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Tony W. | 6 months ago
1 like

If you sell it for a loss you might be able to put in for a tax rebate.

NeilBedwin | 6 months ago

It's ok... It's only applicable if you make a profit selling the bike on what it actually cost. Not what you told your partner you paid for it!

AidanR | 6 months ago

Are you regularly buying and selling bike bits to try and turn a profit? You're probably trading, so profits are charged to income tax.

Are you clearing out some bike bits you've accumulated over the years? You're probably not trading. The bits will probably be exempt from CGT as "wasting assets" (expected lifespan < 50 years) so gains aren't taxable and losses aren't relievable.

NickSprink | 6 months ago

My ex wife regularly buys stuff at car boots then sells on ebay for a profit.  Its people like her that HMRC is after.  I doubt she makes more than £1000 though, but there are plenty on ebay and elsewhere who do.

And a good thing too, I pay my taxes, so should everyone else.

PS, not paying tax in this instance would be evasion (illegal) not avoidance (immoral).

paulrattew | 6 months ago

None of these rules are new, it's just the visibility that HMRC have over online sales platform activity that has changed. 

Unless you are selling items for a profit, there's no issue. Also, for those who are trading, trading profits below £1,000 will be non-taxable. 

2wheelsRbetterThan4 | 6 months ago

So is a new bike tax deductable now HMRC?

Seems like they are double dipping on this one. As the purchase would have been out of income that was already income taxed.

Rendel Harris replied to 2wheelsRbetterThan4 | 6 months ago

2wheelsRbetterThan4 wrote:

So is a new bike tax deductable now HMRC? Seems like they are double dipping on this one. As the purchase would have been out of income that was already income taxed.

By that logic income tax should be the only tax one pays, why should I pay alcohol duty or VAT when I've already paid tax on the money I'm buying my beer with? It would be lovely if that were the case (from a personal finance point of view) but as income tax only makes up roughly 25% of government income I think we might be in a bit of a pickle if we start to apply that principle.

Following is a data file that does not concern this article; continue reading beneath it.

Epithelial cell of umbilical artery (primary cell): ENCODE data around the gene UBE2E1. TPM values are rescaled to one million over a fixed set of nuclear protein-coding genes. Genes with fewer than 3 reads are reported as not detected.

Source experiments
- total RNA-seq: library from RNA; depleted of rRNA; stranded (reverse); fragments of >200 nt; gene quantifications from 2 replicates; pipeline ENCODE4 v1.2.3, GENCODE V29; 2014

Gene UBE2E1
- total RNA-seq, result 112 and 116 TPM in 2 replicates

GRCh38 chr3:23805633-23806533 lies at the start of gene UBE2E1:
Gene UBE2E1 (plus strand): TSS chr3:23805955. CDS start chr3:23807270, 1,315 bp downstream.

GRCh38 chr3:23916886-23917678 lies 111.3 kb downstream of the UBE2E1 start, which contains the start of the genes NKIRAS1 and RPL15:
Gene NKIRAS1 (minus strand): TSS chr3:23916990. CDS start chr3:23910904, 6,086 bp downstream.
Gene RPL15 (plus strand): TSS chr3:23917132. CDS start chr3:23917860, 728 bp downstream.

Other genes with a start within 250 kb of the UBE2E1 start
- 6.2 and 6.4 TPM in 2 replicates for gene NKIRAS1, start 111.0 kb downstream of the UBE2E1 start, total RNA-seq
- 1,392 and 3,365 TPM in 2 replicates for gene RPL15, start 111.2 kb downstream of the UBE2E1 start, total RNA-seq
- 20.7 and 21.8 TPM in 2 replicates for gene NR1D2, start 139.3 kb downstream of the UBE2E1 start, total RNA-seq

wycombewheeler replied to 2wheelsRbetterThan4 | 6 months ago

unless you were selling at a profit. in which case purchase could have been out oif the profits from previous bike sales.

you see where this is going right? having a "side hussle" of buying bikes and selling them for more is subject to tax (on the profit).

buying a bike, using it for 2 years and then selling it for purchase price or less is not a profit and not taxable, just as no one pays tax when selling their used cars. (unless they are buy and selling cars for a profit). there is no double dipping here.

lesterama | 6 months ago

I've got about 40 framesets, 50 seatposts, 50 stems, 50 pairs of wheels etc, all accumulated over the years. I have no 'records', having bought them from many different sources. I buy and sell different bits all the time. I buy good kit when times are good, and sell when things are tight.

It'll be interesting to see what HMRC asks me for when they see my eBay sales for 2024. Last year I sold a frameset I'd owned since 1990, but no proof of that, of course.

mark1a | 6 months ago

Somewhere in the depths of HMRC...

"We need to look at tax avoidance on the digital commerce platforms, I mean, as an example, in 2019, eBay paid less than £10m tax on £1b revenue."

"What, you mean implementing some kind of internationally agreed service tax to circumvent these complex cross-border avoidance schemes?"

"Something like that yes."

"Fuck that, it's way too complicated. Bob in Arbroath has just sold some bike parts on eBay, get an SA100 off to him now."

KDee replied to mark1a | 6 months ago


kil0ran | 6 months ago

Important to note very clearly that this is profit, not revenue/proceeds. Unless you've scored a great deal on a bike you're unlikely to make a profit selling it, particularly in the current market. I think it's more likely to catch people selling fashions/trainers - I made a few hundred quid on selling 90s retro gig tees last year for example.

Drinfinity replied to kil0ran | 6 months ago

Can I count all the stuff I've sold as a loss against tax ;-> Usually I'm selling stuff for much less than I paid 

aidsmith replied to Drinfinity | 6 months ago
1 like

I was wondering that too. I guess you would have to be registered as a sole trader for your business losses to be offset against your total tax bill. Perhaps someone with more knowledge could comment?

kil0ran replied to aidsmith | 6 months ago

More on the trading allowance - you don't need to be a business, it covers any casual income

kil0ran replied to Drinfinity | 6 months ago
1 like

Yes, providing you have records.
Easy enough to generate a loss too - e.g. sell an item on the platform on a low buy it now to a family member/friend

AidanR replied to kil0ran | 6 months ago

If trading, then a loss can be offset against other income, but you have to be trading "with a view to profit".

Therefore most likely not trading. A capital loss can be set against other capital gains in that tax year or future years, not against income. But this won't apply to bikes as these are almost certainly "wasting chattels" (expected life < 50 years) and so are exempt from CGT.